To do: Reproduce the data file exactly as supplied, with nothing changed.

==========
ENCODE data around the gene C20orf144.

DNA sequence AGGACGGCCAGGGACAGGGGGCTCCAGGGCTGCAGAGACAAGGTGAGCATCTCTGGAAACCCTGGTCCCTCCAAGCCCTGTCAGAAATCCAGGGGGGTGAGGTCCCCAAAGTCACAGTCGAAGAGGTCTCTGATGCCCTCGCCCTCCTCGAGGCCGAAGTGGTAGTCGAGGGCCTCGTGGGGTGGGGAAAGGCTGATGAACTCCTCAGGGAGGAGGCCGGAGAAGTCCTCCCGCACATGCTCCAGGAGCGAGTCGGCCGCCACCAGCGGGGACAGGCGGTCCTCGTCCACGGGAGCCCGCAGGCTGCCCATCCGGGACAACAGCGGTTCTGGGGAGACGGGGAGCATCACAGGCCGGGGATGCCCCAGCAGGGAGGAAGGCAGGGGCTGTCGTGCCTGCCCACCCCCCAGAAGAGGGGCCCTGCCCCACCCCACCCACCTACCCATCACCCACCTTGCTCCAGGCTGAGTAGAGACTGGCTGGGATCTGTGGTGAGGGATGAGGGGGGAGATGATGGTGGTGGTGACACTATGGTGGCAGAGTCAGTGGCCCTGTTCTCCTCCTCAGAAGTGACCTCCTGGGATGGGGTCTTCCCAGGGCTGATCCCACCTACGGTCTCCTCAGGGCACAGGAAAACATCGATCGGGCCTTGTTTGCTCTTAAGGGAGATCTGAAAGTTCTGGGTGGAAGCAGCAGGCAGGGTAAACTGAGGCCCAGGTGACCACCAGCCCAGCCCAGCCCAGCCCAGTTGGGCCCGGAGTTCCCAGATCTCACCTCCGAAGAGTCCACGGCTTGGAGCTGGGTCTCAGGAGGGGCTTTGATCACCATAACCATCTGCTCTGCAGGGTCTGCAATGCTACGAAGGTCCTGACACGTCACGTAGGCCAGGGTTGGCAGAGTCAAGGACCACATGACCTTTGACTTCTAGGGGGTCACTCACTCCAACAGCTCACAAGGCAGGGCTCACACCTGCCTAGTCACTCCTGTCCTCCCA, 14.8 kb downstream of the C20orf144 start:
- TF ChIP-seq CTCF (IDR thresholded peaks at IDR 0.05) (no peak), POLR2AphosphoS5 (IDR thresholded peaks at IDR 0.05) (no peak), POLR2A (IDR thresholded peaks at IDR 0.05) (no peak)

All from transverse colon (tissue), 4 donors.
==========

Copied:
ENCODE data around the gene C20orf144.

DNA sequence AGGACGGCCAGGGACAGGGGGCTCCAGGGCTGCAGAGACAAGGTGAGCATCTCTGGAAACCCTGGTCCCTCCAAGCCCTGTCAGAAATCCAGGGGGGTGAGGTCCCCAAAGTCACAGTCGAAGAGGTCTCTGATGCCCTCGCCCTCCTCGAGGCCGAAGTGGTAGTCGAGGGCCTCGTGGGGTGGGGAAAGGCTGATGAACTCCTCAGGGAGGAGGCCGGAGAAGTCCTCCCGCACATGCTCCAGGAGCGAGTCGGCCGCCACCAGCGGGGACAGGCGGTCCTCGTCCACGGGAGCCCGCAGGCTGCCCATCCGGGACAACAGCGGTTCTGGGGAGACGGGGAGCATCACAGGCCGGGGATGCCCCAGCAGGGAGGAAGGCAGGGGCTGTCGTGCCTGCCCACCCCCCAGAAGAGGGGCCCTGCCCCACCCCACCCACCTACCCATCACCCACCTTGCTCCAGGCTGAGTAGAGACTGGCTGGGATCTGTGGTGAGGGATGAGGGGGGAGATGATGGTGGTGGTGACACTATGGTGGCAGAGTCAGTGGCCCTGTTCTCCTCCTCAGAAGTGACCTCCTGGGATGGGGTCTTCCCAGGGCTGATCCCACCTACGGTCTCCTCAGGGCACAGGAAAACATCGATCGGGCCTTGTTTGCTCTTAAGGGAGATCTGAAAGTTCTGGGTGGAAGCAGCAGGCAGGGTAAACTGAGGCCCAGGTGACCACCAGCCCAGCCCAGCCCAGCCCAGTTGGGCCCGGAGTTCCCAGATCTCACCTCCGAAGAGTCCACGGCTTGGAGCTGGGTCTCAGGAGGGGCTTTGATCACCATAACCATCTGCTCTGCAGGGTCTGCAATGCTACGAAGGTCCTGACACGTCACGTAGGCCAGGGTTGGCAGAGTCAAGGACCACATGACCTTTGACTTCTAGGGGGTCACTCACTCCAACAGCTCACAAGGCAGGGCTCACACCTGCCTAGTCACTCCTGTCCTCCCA, 14.8 kb downstream of the C20orf144 start:
- TF ChIP-seq CTCF (IDR thresholded peaks at IDR 0.05) (no peak), POLR2AphosphoS5 (IDR thresholded peaks at IDR 0.05) (no peak), POLR2A (IDR thresholded peaks at IDR 0.05) (no peak)

All from transverse colon (tissue), 4 donors.